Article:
Chapter 4 Values Attitudes and Job Satisfaction ORGANIZATIONAL

  • Slides: 21
Download presentation
Chapter 4 Values, Attitudes, and Job Satisfaction ORGANIZATIONAL BEHAVIOR S T E P H

Chapter 4 Values, Attitudes, and Job Satisfaction ORGANIZATIONAL BEHAVIOR S T E P H E N P. R O B B I N S E L E V E N T H © 2005 Prentice Hall Inc. All rights reserved. E D I T I O N WWW. PRENHALL. COM/ROBBINS Power. Point Presentation by Charlie Cook

Highlights of Previous Lecture No. 3 Part II The Link Between Perceptions and Individual

Highlights of Previous Lecture No. 3 Part II The Link Between Perceptions and Individual Decision Making Rationale Decision Making Model Steps in Rationale Decision-Making Model Three Components of Creativity (Expertise, Skills, Motivation) How are Decisions Actually Made in Organization (Bounded Rationality, How/why problems Identified, Alternative development) • Common Biases and Errors (overconfidence, Anchoring, Confirmation, Availability, Representative Biases) • Intuition, Decision-Style Model, Organizational Constraints DM, Cultural Differences, Ethical Decision Making. • • • © 2005 Prentice Hall Inc. All rights reserved. 3– 1

OBJECTIVES LEARNING After studying this chapter 4, you should be able to: 1. Contrast

OBJECTIVES LEARNING After studying this chapter 4, you should be able to: 1. Contrast terminal and instrumental values. 2. List the dominant values in today’s workforce. 3. Identify the five value dimensions of national culture. 4. Contrast the three components of an attitude. 5. Summarize the relationship between attitudes and behavior. 6. Identify the role consistency plays in attitudes. © 2005 Prentice Hall Inc. All rights reserved. 3– 2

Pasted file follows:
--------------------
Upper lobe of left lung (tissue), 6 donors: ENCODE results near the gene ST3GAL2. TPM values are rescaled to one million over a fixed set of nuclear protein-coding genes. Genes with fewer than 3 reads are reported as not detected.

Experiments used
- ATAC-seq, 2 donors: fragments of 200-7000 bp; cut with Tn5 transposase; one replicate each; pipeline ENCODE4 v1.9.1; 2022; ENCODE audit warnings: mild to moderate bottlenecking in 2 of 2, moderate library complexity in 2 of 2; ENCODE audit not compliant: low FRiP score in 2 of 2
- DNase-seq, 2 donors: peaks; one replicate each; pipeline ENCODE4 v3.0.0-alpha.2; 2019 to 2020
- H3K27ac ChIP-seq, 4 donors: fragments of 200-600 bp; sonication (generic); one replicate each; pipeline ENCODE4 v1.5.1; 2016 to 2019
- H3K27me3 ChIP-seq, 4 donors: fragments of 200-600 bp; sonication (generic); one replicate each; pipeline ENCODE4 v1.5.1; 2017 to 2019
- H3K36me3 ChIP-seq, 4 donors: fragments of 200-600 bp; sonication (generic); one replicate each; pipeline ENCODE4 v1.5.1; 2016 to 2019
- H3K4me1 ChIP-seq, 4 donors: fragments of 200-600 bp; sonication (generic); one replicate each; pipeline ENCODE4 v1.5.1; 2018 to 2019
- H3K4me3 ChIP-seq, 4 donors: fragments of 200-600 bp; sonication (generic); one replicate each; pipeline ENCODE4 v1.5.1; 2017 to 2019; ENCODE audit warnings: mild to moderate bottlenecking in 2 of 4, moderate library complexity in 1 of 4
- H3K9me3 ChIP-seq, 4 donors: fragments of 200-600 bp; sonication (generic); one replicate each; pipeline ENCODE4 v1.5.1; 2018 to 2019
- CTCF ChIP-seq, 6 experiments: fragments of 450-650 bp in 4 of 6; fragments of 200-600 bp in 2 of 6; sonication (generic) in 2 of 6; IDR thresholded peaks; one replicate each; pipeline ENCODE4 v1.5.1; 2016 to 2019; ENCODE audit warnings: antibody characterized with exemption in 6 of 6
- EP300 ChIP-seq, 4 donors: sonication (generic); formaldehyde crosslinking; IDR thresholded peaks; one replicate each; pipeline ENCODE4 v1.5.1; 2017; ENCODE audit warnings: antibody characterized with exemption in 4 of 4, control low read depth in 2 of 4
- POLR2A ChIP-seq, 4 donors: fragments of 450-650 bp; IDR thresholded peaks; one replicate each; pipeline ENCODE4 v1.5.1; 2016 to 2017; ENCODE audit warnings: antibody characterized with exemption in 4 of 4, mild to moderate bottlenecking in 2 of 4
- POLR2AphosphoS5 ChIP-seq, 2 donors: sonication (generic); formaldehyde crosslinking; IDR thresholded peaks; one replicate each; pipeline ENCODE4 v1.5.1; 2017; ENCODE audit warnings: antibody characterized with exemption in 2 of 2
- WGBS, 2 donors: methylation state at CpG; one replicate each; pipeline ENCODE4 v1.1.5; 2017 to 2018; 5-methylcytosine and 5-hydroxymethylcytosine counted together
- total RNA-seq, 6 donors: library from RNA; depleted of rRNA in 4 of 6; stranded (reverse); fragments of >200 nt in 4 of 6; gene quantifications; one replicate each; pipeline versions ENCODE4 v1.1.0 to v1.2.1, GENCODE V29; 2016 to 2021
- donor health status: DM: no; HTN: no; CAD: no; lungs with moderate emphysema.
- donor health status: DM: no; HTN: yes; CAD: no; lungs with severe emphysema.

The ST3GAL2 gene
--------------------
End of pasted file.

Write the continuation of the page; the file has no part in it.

O B J E C T I V E S (cont’d) LEARNING After studying

O B J E C T I V E S (cont’d) LEARNING After studying this chapter, you should be able to: 7. State the relationship between job satisfaction and behavior. 8. Identify four employee responses to dissatisfaction. © 2005 Prentice Hall Inc. All rights reserved. 3– 3

Values Basic convictions that a specific mode of conduct or end-state of existence is

Values Basic convictions that a specific mode of conduct or end-state of existence is personally or socially preferable to an opposite or converse mode of conduct or end -state of existence. Value System A hierarchy based on a ranking of an individual’s values in terms of their intensity. © 2005 Prentice Hall Inc. All rights reserved. 3– 4

Importance of Values • Provide understanding of the attitudes, motivation, and behaviors of individuals

Importance of Values • Provide understanding of the attitudes, motivation, and behaviors of individuals and cultures. • Influence our perception of the world around us. • Represent interpretations of “right” and “wrong. ” • Imply that some behaviors or outcomes are preferred over others. © 2005 Prentice Hall Inc. All rights reserved. 3– 5

Types of Values at workplace – Milton Rokeach Value Survey (1973) Terminal Values (What

Types of Values at workplace – Milton Rokeach Value Survey (1973) Terminal Values (What do I want to achieve? ) Preferred end-states of existence; the goals that a person would like to achieve during his or her lifetime. Instrumental Values (How do I want to achieve it? ) Preferable modes of conduct/behavior or means of achieving one’s terminal values. © 2005 Prentice Hall Inc. All rights reserved. 3– 6

Values in the Rokeach Survey Source: M. Rokeach, The Nature of Human Values (New

Values in the Rokeach Survey Source: M. Rokeach, The Nature of Human Values (New York: The Free Press, 1973). E X H I B I T 3– 1 © 2005 Prentice Hall Inc. All rights reserved. 3– 7